The CLA in the North is disappointed by findings that less than 20% of people in the UK still celebrate at a Harvest Festival.
Douglas Chalmers, Director CLA North, said: “Although modern practice is to immediately replant for next season, autumn is still the time we gather crops and so is traditionally the end of the farming year. Originally, farmers repaid their workers with food, drink and entertainment, but over the years it evolved into giving thanks and distributing surpluses to the less fortunate.
“Now, most people ignore the event and, of those who do participate, more than half take tinned or dried foods to their church or school. Admittedly, this may make redistribution easier, but it is disappointing that we seem to have forgotten this great community celebration.
“Here we are, with a greater appreciation of locally produced food than for many years, so now is the perfect opportunity to connect food to the farmers who produce it.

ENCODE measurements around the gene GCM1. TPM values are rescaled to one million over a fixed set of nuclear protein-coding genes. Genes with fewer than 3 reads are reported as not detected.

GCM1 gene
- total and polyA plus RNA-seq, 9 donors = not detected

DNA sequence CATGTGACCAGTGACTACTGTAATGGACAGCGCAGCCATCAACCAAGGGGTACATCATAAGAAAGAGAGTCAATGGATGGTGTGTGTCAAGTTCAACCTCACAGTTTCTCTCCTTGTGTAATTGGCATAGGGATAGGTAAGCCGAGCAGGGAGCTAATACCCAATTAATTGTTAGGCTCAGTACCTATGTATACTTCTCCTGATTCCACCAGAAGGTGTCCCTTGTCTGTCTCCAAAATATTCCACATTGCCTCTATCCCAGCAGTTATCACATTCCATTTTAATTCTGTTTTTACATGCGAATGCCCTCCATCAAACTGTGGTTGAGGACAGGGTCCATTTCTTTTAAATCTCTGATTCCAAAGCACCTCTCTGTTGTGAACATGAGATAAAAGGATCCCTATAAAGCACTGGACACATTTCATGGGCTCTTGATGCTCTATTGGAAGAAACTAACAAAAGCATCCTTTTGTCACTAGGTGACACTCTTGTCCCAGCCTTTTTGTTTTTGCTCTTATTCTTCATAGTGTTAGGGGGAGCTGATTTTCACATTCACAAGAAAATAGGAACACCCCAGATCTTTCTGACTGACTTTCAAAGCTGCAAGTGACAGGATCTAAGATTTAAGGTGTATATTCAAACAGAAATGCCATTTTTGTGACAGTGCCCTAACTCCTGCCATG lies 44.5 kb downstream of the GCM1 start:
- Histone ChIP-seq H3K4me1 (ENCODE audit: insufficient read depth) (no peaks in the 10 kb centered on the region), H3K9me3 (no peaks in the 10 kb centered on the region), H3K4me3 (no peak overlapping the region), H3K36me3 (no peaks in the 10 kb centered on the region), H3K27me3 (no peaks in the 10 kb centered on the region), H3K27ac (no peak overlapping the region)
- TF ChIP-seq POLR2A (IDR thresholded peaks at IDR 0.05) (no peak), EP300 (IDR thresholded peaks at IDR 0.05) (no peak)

“Despite politicians and economists having real fears about our being able to feed ourselves in the future, many people still take food for granted and assume that supermarket shelves will remain stacked.
“Harvests must be won, by farmers and land managers who have to cope with extremes of climatic, economic and political conditions. Harvest Festivals allow us to give thanks, including to those who produce our food, and are an ideal way to bring communities closer together.”
The poll was commissioned by Eat Seasonably, the campaign that helps everybody enjoy seasonal fruit and vegetables at their best. For further details see www.eatseasonably.co.uk or email firstname.lastname@example.org